Posted: 3:43 PM- A judge has given permission for a Utah attorney to conduct taped depositions of Oklahoma City bombing conspirator Terry Nichols and a death-row inmate in a lawsuit that claims the attorney's brother was murdered in a federal prison.
    Attorney Jesse Trentadue says the two prisoners have valuable information on his brother's death in 1995 and the FBI's alleged withholding of many of the relevant documents requested in his Freedom of Information Act (FOIA) suit. He believes federal authorities mistook Kenneth Trentadue for a bombing conspirator and that guards strangled him with a set of plastic handcuffs in an interrogation that got out of hand.
    Kenneth Trentadue, who had served time for bank robbery, was arrested near San Diego in June 1995, two months after the bombing. He later was sent to a federal prison in Oklahoma City for an alleged parole violation.
    Guards found Trentadue's blood-soaked body in his cell on Aug. 21, 1995, hanging from a noose made of torn bedsheets.
    Prison officials say the 44-year-old inmate committed suicide and have adamantly denied any wrongdoing in his death.
    However, the inmate's family insists Trentadue was mistaken for John Doe No. 2, a suspect sought in connection with the bombing who turned out to be bank robber Richard Lee Guthrie.
    In Februay,

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Trentadue requested an order allowing the depositions from Nichols and David Paul Hammer, who now is on death row at the federal penitentiary at Terre Haute, Ind.
    Lawyers for the FBI objected, saying the agency has made appropriate searches for documents requested by Trentadue and that judges in FOIA cases lack the authority to order depositions.
    In an order issued Thursday allowing the depositions, U.S. District Judge Dale Kimball in Salt Lake City said information from the two inmates might help Trentadue better identify the existence of other records pertaining to his FOIA request.
    "While the FBI's failure to discover documents is not necessarily an indication of bad faith, it is puzzling that so many judge's emphasis documents could be referenced but not produced," Kimball wrote.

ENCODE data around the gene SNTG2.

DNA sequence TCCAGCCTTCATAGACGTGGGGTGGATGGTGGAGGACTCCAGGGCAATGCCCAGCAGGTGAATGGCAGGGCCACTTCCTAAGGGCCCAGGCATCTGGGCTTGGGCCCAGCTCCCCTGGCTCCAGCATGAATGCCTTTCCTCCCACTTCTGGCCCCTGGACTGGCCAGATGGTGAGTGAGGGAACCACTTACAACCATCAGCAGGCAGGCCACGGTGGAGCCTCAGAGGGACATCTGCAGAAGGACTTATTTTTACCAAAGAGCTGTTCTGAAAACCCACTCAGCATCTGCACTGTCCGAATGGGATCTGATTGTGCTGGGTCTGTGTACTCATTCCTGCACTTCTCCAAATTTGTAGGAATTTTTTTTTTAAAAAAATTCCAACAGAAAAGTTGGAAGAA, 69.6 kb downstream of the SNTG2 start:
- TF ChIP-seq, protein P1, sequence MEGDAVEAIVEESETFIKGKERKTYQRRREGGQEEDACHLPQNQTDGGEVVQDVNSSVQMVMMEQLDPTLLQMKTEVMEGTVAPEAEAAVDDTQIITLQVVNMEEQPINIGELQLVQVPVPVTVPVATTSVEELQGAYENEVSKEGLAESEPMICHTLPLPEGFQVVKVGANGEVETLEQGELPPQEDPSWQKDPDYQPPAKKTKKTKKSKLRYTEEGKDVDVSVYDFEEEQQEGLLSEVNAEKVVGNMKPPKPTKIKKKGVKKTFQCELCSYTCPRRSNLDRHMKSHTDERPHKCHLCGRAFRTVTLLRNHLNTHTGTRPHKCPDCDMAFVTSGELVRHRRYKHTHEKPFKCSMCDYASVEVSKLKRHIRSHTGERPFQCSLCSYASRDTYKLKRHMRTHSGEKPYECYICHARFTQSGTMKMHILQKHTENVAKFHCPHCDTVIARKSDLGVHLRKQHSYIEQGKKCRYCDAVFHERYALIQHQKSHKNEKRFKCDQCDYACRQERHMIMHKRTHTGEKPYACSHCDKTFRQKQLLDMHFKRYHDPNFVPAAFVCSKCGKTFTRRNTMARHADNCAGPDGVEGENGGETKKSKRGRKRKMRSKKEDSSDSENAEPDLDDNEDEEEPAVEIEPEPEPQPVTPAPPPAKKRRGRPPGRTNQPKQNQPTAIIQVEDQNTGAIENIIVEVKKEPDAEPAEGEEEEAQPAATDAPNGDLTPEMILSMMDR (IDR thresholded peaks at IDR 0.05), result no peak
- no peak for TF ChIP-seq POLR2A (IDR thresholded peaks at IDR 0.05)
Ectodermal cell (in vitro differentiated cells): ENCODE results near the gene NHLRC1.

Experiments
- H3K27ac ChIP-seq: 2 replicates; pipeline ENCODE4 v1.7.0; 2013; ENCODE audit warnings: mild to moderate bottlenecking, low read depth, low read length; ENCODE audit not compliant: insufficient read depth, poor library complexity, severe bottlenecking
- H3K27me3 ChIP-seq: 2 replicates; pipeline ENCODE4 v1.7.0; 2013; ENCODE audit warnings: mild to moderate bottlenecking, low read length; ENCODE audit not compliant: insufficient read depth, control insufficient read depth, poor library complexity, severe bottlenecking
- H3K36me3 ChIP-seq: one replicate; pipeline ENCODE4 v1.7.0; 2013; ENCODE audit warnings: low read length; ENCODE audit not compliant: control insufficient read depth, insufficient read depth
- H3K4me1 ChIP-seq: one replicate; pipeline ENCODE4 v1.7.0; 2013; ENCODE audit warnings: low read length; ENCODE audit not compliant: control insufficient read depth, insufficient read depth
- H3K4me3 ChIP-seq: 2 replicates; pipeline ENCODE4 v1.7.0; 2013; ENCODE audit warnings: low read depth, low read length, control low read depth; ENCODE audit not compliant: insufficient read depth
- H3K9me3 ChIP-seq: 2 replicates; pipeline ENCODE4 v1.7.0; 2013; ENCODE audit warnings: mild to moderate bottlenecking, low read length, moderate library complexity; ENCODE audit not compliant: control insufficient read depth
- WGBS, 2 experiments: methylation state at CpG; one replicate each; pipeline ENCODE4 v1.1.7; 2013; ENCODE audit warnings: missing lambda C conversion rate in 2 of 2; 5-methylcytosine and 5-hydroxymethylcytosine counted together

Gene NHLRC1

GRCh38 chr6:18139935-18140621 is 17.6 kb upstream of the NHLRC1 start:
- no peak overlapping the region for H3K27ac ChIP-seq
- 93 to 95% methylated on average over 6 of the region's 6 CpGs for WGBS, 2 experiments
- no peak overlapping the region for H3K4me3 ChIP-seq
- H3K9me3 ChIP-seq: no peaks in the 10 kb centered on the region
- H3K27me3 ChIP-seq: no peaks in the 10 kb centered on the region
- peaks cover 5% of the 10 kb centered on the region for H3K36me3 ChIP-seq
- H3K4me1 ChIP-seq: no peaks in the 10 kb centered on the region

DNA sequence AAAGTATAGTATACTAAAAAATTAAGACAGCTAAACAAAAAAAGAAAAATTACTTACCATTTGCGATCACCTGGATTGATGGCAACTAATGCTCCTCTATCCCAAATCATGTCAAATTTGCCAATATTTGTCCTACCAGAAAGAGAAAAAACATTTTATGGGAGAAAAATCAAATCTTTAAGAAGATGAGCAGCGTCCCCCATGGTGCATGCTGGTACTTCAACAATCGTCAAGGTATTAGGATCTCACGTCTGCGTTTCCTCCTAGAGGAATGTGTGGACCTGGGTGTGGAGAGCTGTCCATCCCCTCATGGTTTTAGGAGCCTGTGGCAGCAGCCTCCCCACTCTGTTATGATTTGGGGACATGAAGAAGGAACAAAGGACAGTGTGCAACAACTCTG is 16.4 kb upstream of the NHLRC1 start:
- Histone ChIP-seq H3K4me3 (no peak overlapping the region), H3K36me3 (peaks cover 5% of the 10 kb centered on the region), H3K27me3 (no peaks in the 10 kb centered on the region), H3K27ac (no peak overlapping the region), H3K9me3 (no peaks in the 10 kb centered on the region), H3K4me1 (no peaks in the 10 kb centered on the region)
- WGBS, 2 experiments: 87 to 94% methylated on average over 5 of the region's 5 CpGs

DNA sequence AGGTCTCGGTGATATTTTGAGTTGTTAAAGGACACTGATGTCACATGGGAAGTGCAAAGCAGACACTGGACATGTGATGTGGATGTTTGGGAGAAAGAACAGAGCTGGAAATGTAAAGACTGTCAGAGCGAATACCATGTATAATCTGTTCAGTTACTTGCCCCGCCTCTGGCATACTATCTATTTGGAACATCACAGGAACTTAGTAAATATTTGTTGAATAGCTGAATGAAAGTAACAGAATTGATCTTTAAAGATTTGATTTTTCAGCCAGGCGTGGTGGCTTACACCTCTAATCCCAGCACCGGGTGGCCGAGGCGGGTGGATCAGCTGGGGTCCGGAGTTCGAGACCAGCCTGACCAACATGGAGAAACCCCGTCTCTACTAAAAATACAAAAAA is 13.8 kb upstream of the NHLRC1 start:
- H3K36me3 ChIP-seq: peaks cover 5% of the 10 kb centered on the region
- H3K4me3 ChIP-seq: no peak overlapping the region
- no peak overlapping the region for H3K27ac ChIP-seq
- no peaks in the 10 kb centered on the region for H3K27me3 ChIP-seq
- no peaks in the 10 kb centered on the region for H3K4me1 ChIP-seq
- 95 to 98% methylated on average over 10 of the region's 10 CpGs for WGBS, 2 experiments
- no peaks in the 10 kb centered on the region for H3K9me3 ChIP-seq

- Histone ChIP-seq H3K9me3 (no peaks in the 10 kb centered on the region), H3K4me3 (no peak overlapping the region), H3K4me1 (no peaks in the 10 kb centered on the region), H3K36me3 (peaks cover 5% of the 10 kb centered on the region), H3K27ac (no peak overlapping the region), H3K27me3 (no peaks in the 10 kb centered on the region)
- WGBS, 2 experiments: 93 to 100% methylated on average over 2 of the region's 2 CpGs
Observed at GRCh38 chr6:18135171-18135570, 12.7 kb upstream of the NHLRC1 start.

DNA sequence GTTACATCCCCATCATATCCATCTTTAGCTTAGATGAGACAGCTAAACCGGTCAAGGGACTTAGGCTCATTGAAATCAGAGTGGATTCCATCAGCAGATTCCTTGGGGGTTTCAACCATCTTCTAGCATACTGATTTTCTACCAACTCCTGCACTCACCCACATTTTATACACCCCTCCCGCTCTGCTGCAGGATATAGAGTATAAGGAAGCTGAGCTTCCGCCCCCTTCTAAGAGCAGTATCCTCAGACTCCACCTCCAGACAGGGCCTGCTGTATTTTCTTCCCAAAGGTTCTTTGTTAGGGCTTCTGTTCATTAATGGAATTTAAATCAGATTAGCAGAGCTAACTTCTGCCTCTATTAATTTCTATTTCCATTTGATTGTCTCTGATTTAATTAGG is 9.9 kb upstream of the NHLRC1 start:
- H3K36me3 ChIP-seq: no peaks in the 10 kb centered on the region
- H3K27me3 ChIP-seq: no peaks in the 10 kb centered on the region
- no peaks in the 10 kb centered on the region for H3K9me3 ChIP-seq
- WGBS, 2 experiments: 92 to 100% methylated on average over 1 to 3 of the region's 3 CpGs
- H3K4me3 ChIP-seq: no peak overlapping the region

The judge notes that he is not compelling the two prisoners to cooperate, only allowing Trentadue to take videotaped testimony if they agree. Kimball said the federal institutions housing Nichols and Hammer - who supplied Trentadue with affidavits to include with his request - must cooperate in arranging these sessions.
    Nichols said in his affidavit that a high-ranking FBI official "apparently" was directing Timothy McVeigh in a plot to blow up government buildings. Both Nichols and Hammer - who says he had lengthy conversations with McVeigh during the 11 months the two were housed on the same tier at the Terre Haute facility - say McVeigh claimed to be an undercover operative for the military.
    The FBI has denied participating in the bombing or having any advance warning of it. Nichols is serving a life sentence at the U.S. Penitentiary Administrative Maximum Facility in Florence, Colo., for his part in the attack on the Alfred P. Murrah Federal Building, which took 168 lives.
    McVeigh, who carried out the bombing, was executed in 2001. Hammer was sentenced to death for the 1996 slaying of a fellow inmate at the U.S. Penitentiary in Allenwood, Penn.
    Guthrie was eventually captured and struck a plea deal in 1996 on bank robbery charges. A few months later, he was found hanged in his cell in Kentucky in what was ruled a suicide.